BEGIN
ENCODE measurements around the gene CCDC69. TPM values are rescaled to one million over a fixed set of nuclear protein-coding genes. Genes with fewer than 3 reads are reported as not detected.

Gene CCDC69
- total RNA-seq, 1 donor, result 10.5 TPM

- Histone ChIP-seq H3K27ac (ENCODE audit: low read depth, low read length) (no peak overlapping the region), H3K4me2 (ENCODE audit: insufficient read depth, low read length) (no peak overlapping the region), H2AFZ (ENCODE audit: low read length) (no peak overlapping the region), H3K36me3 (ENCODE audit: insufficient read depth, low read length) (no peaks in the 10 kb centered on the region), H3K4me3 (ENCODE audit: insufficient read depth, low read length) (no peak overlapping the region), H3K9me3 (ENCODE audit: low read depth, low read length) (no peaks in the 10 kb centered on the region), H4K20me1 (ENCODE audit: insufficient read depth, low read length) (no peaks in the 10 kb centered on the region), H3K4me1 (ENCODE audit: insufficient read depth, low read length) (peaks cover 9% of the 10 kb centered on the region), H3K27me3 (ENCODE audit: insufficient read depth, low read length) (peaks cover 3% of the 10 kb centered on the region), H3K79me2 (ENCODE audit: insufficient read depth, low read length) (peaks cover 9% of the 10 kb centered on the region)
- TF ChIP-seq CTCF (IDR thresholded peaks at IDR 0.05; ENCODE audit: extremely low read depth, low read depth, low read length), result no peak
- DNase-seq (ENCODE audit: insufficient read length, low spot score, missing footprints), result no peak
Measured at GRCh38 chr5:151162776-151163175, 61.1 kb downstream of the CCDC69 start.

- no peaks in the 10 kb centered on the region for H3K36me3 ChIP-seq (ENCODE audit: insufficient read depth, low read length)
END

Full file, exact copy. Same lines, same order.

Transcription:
ENCODE measurements around the gene CCDC69. TPM values are rescaled to one million over a fixed set of nuclear protein-coding genes. Genes with fewer than 3 reads are reported as not detected.

Gene CCDC69
- total RNA-seq, 1 donor, result 10.5 TPM

- Histone ChIP-seq H3K27ac (ENCODE audit: low read depth, low read length) (no peak overlapping the region), H3K4me2 (ENCODE audit: insufficient read depth, low read length) (no peak overlapping the region), H2AFZ (ENCODE audit: low read length) (no peak overlapping the region), H3K36me3 (ENCODE audit: insufficient read depth, low read length) (no peaks in the 10 kb centered on the region), H3K4me3 (ENCODE audit: insufficient read depth, low read length) (no peak overlapping the region), H3K9me3 (ENCODE audit: low read depth, low read length) (no peaks in the 10 kb centered on the region), H4K20me1 (ENCODE audit: insufficient read depth, low read length) (no peaks in the 10 kb centered on the region), H3K4me1 (ENCODE audit: insufficient read depth, low read length) (peaks cover 9% of the 10 kb centered on the region), H3K27me3 (ENCODE audit: insufficient read depth, low read length) (peaks cover 3% of the 10 kb centered on the region), H3K79me2 (ENCODE audit: insufficient read depth, low read length) (peaks cover 9% of the 10 kb centered on the region)
- TF ChIP-seq CTCF (IDR thresholded peaks at IDR 0.05; ENCODE audit: extremely low read depth, low read depth, low read length), result no peak
- DNase-seq (ENCODE audit: insufficient read length, low spot score, missing footprints), result no peak
Measured at GRCh38 chr5:151162776-151163175, 61.1 kb downstream of the CCDC69 start.

- no peaks in the 10 kb centered on the region for H3K36me3 ChIP-seq (ENCODE audit: insufficient read depth, low read length)